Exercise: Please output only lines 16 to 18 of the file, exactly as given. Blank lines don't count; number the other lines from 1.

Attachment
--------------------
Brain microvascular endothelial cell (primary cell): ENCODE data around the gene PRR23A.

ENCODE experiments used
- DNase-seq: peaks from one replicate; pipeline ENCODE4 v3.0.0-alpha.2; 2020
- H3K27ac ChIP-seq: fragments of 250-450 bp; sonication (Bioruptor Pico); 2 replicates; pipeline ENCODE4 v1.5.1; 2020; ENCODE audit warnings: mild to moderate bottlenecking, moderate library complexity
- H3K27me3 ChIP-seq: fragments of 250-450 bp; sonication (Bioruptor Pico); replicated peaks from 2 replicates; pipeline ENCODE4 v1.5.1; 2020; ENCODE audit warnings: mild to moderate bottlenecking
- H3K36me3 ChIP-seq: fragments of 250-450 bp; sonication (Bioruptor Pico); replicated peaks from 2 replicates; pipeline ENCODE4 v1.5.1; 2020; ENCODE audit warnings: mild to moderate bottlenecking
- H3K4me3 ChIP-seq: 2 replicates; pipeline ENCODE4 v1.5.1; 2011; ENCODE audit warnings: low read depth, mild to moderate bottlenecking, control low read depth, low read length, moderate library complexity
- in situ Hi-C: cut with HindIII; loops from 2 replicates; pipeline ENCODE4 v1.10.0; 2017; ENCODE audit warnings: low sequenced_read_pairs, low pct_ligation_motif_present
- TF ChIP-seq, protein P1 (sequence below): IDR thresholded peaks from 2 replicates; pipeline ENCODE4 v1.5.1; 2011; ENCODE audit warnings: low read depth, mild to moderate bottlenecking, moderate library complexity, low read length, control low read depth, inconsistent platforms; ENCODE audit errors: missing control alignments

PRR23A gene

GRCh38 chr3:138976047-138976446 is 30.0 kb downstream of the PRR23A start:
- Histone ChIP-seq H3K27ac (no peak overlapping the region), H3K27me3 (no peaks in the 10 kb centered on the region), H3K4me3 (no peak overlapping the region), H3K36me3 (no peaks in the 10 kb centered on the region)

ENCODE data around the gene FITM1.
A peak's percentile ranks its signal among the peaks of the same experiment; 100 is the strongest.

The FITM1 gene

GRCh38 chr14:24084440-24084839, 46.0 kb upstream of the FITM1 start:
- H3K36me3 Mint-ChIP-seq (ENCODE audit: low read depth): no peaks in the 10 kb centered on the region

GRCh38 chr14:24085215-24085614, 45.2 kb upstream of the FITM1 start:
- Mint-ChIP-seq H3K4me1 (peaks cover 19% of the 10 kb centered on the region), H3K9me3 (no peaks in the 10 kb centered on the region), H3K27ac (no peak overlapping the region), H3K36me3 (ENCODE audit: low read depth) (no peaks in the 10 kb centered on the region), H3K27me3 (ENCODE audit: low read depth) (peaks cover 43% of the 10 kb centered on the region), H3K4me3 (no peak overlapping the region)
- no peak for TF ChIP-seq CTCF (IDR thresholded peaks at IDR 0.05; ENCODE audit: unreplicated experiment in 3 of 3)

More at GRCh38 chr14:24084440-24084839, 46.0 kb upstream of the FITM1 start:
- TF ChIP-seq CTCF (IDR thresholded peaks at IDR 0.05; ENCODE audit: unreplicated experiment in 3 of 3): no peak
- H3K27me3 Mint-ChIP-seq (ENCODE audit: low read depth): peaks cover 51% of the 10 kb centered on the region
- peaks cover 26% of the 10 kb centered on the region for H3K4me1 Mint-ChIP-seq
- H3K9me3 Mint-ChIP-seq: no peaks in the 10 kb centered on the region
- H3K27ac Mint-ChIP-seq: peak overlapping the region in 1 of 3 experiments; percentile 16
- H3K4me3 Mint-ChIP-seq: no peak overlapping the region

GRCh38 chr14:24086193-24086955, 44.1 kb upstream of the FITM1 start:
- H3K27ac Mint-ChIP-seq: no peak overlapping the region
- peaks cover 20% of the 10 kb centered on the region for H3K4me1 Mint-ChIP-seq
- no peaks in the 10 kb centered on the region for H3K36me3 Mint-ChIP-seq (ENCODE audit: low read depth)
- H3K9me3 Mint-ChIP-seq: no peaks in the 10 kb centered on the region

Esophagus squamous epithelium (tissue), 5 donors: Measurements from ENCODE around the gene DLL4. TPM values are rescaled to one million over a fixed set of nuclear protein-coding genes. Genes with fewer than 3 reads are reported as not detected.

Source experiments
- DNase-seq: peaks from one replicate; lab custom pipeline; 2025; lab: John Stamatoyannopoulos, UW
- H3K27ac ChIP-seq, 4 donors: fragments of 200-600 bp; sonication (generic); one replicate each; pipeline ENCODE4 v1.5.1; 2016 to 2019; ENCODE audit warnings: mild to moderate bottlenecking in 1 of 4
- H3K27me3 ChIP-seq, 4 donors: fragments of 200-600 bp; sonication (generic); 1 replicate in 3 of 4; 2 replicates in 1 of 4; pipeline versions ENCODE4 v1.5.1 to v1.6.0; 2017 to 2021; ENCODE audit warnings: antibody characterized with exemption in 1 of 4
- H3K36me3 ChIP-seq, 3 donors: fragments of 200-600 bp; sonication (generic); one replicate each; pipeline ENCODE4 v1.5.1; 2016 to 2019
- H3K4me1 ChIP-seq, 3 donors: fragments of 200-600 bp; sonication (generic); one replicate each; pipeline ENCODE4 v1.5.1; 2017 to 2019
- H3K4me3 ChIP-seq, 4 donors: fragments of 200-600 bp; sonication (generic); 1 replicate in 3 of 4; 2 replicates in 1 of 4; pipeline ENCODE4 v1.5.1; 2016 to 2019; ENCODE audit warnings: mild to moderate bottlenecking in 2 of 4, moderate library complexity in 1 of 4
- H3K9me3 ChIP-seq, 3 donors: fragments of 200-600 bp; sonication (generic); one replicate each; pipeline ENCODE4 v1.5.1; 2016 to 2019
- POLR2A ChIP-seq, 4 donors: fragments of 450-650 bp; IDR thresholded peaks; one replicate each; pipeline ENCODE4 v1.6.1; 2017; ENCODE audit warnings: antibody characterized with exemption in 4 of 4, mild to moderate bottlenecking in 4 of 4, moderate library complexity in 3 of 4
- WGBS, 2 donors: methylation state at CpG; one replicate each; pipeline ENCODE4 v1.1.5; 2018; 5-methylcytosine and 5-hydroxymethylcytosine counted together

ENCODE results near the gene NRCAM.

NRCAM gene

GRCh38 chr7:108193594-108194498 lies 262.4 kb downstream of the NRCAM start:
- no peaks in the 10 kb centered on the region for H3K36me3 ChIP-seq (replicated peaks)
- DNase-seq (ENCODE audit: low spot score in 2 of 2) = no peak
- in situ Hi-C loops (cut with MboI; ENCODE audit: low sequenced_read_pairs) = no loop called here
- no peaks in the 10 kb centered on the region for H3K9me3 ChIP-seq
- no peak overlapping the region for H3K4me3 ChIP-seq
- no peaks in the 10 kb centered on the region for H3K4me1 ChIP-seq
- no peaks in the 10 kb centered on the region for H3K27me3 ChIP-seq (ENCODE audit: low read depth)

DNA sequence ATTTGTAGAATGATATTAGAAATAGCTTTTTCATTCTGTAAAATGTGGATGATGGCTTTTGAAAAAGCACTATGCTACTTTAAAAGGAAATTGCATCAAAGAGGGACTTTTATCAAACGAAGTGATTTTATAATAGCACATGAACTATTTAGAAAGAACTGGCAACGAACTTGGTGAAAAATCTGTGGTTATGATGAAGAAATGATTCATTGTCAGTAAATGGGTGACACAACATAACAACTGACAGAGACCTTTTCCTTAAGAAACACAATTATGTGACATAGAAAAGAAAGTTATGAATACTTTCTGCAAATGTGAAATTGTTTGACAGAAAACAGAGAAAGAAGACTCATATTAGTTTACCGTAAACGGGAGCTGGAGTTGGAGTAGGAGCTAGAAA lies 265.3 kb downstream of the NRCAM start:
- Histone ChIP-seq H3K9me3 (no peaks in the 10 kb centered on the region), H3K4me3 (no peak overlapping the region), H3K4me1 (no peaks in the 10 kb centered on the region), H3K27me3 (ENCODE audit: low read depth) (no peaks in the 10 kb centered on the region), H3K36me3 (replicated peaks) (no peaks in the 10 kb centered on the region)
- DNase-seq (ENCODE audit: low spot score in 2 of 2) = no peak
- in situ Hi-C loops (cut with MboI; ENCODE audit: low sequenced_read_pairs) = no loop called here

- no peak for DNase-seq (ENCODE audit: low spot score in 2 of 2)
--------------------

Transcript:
GRCh38 chr14:24084440-24084839, 46.0 kb upstream of the FITM1 start:
- H3K36me3 Mint-ChIP-seq (ENCODE audit: low read depth): no peaks in the 10 kb centered on the region

GRCh38 chr14:24085215-24085614, 45.2 kb upstream of the FITM1 start: